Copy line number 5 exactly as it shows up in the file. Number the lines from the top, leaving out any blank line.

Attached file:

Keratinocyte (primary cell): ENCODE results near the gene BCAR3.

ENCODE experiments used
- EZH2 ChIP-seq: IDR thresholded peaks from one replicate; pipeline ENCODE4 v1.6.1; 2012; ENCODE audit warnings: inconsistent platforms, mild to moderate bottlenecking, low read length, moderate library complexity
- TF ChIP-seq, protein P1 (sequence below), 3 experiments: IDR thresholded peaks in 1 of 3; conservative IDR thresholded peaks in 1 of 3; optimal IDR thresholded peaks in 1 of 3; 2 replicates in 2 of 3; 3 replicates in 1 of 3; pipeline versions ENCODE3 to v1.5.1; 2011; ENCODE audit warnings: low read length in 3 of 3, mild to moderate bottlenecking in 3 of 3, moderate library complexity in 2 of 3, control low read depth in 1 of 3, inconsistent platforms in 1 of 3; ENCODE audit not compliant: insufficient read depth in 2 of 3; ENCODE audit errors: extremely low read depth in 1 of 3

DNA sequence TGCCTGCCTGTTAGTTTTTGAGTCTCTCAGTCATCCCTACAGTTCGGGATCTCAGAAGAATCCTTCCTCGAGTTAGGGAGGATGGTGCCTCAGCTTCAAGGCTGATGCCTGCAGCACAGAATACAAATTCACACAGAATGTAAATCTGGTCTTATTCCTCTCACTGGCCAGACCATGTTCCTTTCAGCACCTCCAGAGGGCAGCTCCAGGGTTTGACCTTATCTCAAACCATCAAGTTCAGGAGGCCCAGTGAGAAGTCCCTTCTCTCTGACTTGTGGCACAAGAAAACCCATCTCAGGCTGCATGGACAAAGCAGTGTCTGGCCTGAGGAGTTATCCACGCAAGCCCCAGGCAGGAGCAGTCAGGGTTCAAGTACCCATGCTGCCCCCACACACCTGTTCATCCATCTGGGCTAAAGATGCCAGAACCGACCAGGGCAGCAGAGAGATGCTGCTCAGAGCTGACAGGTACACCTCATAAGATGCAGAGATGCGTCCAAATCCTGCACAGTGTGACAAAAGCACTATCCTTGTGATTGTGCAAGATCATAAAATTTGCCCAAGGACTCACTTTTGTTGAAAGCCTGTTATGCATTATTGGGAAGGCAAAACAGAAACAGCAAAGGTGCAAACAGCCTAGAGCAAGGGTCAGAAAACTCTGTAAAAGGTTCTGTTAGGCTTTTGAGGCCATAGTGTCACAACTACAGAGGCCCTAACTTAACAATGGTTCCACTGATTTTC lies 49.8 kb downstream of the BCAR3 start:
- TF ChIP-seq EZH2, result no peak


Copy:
DNA sequence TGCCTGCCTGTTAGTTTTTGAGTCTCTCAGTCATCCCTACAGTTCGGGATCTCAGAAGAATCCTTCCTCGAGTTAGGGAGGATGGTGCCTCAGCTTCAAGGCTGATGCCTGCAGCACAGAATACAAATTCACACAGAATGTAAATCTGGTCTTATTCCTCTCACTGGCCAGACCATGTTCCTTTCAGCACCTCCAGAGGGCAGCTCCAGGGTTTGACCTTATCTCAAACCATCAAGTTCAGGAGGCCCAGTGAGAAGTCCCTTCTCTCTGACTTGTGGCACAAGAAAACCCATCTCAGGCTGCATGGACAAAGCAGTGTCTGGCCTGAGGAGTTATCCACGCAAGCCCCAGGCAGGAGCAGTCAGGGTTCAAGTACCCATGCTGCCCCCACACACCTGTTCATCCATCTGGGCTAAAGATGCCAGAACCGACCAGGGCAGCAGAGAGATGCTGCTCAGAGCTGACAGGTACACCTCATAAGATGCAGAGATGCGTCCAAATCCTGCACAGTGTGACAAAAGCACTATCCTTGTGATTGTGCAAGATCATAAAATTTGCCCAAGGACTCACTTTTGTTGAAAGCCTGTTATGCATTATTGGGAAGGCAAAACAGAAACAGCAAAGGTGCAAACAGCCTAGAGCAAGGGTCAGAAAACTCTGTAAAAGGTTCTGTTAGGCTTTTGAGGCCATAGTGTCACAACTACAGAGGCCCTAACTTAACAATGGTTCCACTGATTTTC lies 49.8 kb downstream of the BCAR3 start: